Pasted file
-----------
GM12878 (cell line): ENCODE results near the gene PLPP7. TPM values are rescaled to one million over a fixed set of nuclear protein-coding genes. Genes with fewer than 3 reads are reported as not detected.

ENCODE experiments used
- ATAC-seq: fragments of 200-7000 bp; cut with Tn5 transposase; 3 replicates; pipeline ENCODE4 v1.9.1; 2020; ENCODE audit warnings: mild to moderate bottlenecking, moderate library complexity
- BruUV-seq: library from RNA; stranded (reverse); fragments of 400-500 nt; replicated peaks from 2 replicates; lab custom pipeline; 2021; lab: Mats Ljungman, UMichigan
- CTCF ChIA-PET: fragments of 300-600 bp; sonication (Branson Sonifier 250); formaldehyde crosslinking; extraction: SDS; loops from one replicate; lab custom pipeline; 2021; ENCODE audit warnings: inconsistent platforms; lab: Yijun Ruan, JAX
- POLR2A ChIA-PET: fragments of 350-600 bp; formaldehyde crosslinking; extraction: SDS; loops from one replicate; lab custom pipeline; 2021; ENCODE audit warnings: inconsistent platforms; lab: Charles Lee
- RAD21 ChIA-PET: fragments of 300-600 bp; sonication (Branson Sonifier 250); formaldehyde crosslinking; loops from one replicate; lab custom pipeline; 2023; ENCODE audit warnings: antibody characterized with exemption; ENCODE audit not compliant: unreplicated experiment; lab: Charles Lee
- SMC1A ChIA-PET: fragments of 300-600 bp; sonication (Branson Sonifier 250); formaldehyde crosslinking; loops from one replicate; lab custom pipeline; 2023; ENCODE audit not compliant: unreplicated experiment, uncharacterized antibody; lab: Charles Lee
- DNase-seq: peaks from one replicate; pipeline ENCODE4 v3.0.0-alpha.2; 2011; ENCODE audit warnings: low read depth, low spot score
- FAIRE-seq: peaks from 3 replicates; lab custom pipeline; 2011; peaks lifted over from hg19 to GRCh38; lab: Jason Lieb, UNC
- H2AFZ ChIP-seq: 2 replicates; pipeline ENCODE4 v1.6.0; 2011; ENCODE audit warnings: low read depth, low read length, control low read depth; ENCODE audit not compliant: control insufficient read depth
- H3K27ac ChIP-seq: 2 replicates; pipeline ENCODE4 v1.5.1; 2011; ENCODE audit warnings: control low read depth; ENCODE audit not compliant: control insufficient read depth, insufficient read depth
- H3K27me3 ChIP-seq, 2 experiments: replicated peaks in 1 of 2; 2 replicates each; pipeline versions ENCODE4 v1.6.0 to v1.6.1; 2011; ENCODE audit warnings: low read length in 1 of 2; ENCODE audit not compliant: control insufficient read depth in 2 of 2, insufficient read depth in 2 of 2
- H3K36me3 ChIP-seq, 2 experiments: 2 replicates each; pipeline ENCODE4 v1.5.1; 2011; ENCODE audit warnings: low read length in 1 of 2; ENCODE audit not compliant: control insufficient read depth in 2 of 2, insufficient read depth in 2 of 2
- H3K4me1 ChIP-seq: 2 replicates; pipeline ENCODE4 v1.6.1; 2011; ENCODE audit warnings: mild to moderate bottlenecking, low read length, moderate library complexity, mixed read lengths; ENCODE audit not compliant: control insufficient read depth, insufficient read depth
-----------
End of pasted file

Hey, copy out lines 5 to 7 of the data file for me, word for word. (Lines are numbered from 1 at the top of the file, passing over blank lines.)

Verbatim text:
- CTCF ChIA-PET: fragments of 300-600 bp; sonication (Branson Sonifier 250); formaldehyde crosslinking; extraction: SDS; loops from one replicate; lab custom pipeline; 2021; ENCODE audit warnings: inconsistent platforms; lab: Yijun Ruan, JAX
- POLR2A ChIA-PET: fragments of 350-600 bp; formaldehyde crosslinking; extraction: SDS; loops from one replicate; lab custom pipeline; 2021; ENCODE audit warnings: inconsistent platforms; lab: Charles Lee
- RAD21 ChIA-PET: fragments of 300-600 bp; sonication (Branson Sonifier 250); formaldehyde crosslinking; loops from one replicate; lab custom pipeline; 2023; ENCODE audit warnings: antibody characterized with exemption; ENCODE audit not compliant: unreplicated experiment; lab: Charles Lee